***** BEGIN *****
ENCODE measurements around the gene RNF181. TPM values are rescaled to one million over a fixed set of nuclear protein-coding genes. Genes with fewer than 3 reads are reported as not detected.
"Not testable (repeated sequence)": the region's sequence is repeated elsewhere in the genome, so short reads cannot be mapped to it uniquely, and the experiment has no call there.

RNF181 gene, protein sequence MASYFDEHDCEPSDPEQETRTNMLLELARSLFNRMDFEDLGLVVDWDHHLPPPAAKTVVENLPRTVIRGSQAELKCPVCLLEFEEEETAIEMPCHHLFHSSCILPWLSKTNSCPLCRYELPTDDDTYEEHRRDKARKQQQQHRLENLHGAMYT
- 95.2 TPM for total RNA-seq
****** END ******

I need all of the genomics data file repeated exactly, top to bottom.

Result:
ENCODE measurements around the gene RNF181. TPM values are rescaled to one million over a fixed set of nuclear protein-coding genes. Genes with fewer than 3 reads are reported as not detected.
"Not testable (repeated sequence)": the region's sequence is repeated elsewhere in the genome, so short reads cannot be mapped to it uniquely, and the experiment has no call there.

RNF181 gene, protein sequence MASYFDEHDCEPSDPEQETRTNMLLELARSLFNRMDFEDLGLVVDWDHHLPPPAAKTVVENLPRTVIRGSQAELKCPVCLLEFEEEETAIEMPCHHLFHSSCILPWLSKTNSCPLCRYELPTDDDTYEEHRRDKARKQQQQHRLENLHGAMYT
- 95.2 TPM for total RNA-seq